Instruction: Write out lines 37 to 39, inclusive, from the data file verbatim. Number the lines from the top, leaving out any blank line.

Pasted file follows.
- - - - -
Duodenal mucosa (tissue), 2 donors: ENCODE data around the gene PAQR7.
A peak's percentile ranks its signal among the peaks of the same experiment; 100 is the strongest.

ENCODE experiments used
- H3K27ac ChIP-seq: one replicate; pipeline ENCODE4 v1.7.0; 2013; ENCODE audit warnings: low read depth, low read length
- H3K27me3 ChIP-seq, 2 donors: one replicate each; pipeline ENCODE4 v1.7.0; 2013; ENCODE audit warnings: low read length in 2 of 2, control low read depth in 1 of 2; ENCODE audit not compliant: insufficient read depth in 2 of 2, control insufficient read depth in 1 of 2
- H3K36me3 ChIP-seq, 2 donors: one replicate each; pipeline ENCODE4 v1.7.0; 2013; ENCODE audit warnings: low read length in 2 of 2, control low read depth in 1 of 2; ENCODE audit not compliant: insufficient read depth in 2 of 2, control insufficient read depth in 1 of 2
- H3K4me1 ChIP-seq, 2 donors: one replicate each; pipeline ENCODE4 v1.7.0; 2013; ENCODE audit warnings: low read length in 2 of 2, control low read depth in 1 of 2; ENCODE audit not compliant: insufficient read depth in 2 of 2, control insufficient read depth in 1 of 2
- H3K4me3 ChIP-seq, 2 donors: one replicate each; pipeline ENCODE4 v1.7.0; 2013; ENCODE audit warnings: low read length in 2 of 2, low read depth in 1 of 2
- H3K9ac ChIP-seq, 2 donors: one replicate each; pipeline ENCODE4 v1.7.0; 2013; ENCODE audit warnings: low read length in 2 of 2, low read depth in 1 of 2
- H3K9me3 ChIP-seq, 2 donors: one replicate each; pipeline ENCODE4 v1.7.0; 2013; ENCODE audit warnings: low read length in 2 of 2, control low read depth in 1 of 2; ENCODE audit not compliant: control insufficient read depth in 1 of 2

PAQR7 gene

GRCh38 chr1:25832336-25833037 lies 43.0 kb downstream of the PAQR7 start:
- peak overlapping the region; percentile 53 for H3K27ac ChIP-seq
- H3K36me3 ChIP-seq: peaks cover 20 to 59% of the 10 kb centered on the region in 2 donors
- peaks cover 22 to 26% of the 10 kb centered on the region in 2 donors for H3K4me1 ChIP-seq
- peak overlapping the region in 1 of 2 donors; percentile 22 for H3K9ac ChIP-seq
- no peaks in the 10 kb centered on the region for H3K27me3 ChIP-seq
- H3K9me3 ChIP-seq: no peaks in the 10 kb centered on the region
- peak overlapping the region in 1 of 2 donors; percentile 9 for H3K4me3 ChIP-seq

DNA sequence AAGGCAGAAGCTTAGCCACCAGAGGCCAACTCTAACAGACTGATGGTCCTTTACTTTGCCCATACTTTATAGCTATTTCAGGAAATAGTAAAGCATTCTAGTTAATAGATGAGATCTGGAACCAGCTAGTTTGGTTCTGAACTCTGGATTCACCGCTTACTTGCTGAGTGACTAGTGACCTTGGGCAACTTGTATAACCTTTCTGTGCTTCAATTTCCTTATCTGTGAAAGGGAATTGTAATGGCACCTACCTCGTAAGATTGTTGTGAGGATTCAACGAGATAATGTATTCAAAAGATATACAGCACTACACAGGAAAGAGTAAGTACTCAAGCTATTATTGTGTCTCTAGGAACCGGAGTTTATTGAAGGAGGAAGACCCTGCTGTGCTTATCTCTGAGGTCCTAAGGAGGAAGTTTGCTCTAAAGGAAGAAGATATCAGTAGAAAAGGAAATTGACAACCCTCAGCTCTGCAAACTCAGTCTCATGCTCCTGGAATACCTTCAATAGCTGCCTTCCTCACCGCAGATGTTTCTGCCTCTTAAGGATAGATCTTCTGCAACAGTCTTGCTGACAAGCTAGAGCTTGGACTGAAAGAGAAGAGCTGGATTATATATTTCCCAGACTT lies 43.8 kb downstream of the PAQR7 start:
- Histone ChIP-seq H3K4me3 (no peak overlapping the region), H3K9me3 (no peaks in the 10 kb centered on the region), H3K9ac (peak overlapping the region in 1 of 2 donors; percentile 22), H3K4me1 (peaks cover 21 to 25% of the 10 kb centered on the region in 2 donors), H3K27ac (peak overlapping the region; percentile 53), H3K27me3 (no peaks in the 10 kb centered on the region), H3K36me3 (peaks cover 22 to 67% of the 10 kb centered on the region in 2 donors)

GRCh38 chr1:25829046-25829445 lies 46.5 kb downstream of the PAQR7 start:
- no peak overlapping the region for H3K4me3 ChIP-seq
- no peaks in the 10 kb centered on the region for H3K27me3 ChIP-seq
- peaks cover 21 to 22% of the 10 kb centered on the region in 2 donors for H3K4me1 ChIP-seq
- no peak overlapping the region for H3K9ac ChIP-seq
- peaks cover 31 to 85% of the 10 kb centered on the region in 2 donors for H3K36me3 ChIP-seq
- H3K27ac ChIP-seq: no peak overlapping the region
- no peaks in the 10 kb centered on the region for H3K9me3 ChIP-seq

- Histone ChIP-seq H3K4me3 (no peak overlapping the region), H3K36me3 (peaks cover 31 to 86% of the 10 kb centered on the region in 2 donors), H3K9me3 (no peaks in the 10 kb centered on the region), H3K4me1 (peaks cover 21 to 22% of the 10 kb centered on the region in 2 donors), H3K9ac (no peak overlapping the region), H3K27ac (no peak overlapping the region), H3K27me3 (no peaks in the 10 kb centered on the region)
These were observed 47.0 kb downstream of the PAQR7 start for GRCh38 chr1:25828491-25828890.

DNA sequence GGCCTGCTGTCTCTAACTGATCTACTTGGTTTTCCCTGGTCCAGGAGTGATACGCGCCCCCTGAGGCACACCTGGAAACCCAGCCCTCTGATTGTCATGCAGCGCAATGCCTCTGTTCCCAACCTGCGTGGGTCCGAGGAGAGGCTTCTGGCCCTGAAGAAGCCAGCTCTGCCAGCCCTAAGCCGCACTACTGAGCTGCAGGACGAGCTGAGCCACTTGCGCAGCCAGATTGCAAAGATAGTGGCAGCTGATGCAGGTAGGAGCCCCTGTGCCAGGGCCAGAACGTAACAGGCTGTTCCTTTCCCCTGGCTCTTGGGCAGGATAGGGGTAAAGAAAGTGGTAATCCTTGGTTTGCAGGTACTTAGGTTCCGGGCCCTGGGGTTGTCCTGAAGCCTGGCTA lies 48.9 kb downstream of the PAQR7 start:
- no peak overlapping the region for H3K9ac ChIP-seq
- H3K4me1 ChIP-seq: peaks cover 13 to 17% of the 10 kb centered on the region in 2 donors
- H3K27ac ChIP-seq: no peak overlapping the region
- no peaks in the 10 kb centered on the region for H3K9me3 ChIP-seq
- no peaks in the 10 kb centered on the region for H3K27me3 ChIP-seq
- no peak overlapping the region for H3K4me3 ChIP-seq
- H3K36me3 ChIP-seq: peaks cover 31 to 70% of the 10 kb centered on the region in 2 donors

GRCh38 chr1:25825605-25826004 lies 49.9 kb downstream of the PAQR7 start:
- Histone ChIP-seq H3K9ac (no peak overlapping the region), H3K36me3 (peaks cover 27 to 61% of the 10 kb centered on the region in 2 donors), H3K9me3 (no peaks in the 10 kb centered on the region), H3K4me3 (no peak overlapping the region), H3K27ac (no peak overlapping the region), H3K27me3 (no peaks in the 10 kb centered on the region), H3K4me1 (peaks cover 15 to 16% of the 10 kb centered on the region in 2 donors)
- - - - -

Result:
- no peaks in the 10 kb centered on the region for H3K27me3 ChIP-seq
- no peak overlapping the region for H3K4me3 ChIP-seq
- H3K36me3 ChIP-seq: peaks cover 31 to 70% of the 10 kb centered on the region in 2 donors